Narrative of an Official Visit to Guatemala from Mexico/Chapter 28
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Hot and moist atmosphere of Encuentros.—Manner of passing the river.—Arrive at Mico.
The inhabitants, who do not exceed one hundred, are poor and miserable: the spot is extremely unhealthy, and, but for the broad and noble river which skirts one of its sides, and gives some idea of space and cheerfulness, would induce you to believe you were thrown all at once into the bottom of a green pit. There is no place of worship, and mass is not performed more than once in a twelvemonth. The principal inhabitant, at whose house all travellers put up, is Doña Maria Barnes: she keeps a posada, or inn, and here we met with a Spaniard named Don Miguel Español, a man well to do in the commercial world, having a considerable fortune: he was a friend of my companion Don Francisco: he had just left Belize; confirmed the news of the arrival of Mr. O'Reilley, but could throw no light on the nature of the Commission. Don Miguel was a gentlemanly well informed man, and we sat down to supper at a sort of table d'hôte, three of us taking possession of a bedstead for seats, and the rest accommodating themselves with boxes and other luggage, a judicious arrangement of which also furnished us with a table. The rain now came down profusely and continued without intermission during the whole night: in a short time the room was filled with frogs, who kept up an incessant clamour, repeated by their out door companions: the noise was so deafening that we could scarcely hear ourselves speak, the sound representing the word agua repeated by a myriad of croaking voices: it will be remembered that agua is the Spanish for water, and, although these amphibious animals were so lustily crying for more, we were of opinion that we were copiously indulged with that element. Notwithstanding the incessant rain, we were suffocatingly hot, and were obliged to leave the hut open, so that the torrent poured into it not only by the door-way but dashed over us in a volume of mist through the open reed work of the walls: if a moist and hot atmosphere was ever encountered to excess, we had the advantage of proving the nature of it on this occasion: when the sun rose, we got up, but seemed to be walking about in a steam-bath: the luggage had been covered up and was kept tolerably dry and was now put on board one of the ferry boats to convey us to the opposite shore.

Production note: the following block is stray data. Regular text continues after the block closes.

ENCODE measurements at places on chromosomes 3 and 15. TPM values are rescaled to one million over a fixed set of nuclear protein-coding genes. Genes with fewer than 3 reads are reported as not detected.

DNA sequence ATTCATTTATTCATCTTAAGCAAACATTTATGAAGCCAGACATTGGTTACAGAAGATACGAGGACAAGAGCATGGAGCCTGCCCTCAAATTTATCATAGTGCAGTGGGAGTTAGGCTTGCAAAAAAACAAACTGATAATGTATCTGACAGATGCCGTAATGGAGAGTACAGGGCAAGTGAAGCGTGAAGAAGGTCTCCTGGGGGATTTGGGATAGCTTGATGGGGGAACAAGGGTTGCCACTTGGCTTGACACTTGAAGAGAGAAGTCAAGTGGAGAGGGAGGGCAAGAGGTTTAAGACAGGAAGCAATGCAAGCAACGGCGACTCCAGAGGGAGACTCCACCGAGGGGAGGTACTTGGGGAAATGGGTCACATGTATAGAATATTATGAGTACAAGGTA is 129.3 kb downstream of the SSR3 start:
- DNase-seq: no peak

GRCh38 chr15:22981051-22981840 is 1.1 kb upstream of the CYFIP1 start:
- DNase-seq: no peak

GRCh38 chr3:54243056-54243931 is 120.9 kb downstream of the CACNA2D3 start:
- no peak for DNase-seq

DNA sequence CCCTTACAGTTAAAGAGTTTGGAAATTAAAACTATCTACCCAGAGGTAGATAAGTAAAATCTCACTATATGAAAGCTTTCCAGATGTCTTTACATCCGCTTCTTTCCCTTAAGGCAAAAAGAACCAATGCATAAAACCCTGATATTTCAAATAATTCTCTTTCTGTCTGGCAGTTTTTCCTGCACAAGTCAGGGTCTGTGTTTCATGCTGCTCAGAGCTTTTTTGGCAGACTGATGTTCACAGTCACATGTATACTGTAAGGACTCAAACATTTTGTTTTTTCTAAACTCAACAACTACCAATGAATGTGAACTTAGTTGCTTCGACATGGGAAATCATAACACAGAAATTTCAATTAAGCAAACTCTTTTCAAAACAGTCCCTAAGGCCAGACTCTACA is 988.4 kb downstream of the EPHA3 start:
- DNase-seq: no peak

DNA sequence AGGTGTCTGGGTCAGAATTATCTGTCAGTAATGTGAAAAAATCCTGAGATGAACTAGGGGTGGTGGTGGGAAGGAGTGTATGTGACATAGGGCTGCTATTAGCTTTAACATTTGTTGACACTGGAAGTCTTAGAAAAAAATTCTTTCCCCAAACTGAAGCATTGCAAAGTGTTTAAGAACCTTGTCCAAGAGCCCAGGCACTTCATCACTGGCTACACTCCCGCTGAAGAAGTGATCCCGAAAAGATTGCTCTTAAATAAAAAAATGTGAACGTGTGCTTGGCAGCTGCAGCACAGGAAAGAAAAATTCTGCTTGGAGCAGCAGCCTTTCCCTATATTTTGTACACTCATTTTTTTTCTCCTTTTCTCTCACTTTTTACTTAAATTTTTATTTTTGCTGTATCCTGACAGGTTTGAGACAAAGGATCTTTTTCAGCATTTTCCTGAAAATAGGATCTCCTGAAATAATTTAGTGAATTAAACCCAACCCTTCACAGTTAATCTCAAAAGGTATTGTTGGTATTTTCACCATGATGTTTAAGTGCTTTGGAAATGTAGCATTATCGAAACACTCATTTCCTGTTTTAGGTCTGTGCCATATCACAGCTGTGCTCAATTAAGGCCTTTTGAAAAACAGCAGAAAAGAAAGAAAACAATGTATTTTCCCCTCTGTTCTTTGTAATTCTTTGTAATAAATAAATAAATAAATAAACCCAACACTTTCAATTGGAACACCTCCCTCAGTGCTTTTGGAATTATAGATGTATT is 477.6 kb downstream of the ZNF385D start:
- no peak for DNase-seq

The mules were driven through the dense underwood to a point about a mile up the river, for the purpose of landing at the proper ford; which they could not have done without this precaution, to counteract the rapidity of the current, which was running at near five knots an hour.
We had embarked with our luggage in two separate boats, the larger one containing not only that, but all the mule trappings. When our boat was half across the river, it was perceived that nothing could induce the animals to take the water: on the opposite shore stood a man with the bell of their leader; but they had sense enough to see that their leader was with them; and would not pay any attention to the summons. We could see the muleteers attempting to shove the leader into the water, and they effected this more than once, but the animal obstreperously took to the nearest land, which was on the side from which she set out: in this dilemma, Murillo requested to be put back on the shore we had left, as he was sure, he said, he could bring them all over. He was accordingly conveyed back in the boat from which we had now landed, and having arrived at the spot where the mules were standing, he attached a rope to the leader, which quietly followed him into the water, and swam after him: the mules followed of course; but they had an arduous job to buffet against the current, and, following the example of their conductor, swam with their heads almost directly up the river: even with this counteracting effort, some of the weaker animals landed a considerable distance lower down than the point which they were attempting to make. To reload them was the business of an hour, and, in the interim, we passed up a gully, the natural landing place, and arrived at a hut on the brow of the hill, where, it now being dinner time, we filled up the interval by making that meal on such refreshments as the place afforded.